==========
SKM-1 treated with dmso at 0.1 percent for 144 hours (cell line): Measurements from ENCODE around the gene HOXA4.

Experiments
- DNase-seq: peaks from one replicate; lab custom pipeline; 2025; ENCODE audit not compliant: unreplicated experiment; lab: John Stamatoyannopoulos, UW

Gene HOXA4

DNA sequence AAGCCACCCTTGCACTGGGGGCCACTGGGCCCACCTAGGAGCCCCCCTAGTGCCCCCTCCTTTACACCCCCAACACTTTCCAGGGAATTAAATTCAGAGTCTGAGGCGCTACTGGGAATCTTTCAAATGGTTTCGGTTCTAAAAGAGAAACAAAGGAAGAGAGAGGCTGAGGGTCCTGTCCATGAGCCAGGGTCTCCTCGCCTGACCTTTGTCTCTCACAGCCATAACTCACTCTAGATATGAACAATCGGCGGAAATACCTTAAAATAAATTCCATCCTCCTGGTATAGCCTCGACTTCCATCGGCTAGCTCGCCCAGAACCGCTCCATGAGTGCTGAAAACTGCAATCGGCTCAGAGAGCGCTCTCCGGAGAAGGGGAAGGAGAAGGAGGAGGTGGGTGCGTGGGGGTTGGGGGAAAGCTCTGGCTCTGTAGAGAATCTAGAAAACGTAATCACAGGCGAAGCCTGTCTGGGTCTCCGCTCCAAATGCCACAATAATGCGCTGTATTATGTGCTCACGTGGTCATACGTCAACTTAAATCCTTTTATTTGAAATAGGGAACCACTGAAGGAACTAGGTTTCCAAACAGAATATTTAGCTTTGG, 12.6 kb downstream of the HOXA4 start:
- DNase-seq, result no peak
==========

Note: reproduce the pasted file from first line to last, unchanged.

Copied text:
SKM-1 treated with dmso at 0.1 percent for 144 hours (cell line): Measurements from ENCODE around the gene HOXA4.

Experiments
- DNase-seq: peaks from one replicate; lab custom pipeline; 2025; ENCODE audit not compliant: unreplicated experiment; lab: John Stamatoyannopoulos, UW

Gene HOXA4

DNA sequence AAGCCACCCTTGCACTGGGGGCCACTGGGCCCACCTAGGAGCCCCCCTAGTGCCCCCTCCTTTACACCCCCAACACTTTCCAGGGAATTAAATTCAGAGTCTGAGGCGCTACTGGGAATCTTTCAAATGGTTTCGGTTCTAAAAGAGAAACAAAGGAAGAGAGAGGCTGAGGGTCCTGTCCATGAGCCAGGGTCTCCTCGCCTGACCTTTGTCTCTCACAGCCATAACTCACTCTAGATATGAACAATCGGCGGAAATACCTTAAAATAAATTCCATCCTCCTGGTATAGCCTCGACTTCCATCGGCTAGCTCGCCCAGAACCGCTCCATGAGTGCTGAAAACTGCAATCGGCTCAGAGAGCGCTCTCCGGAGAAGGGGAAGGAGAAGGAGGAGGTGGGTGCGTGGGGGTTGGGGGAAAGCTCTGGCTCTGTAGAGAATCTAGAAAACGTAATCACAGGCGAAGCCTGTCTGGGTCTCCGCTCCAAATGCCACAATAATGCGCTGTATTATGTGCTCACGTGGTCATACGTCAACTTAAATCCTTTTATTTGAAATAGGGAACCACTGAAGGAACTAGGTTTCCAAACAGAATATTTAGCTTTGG, 12.6 kb downstream of the HOXA4 start:
- DNase-seq, result no peak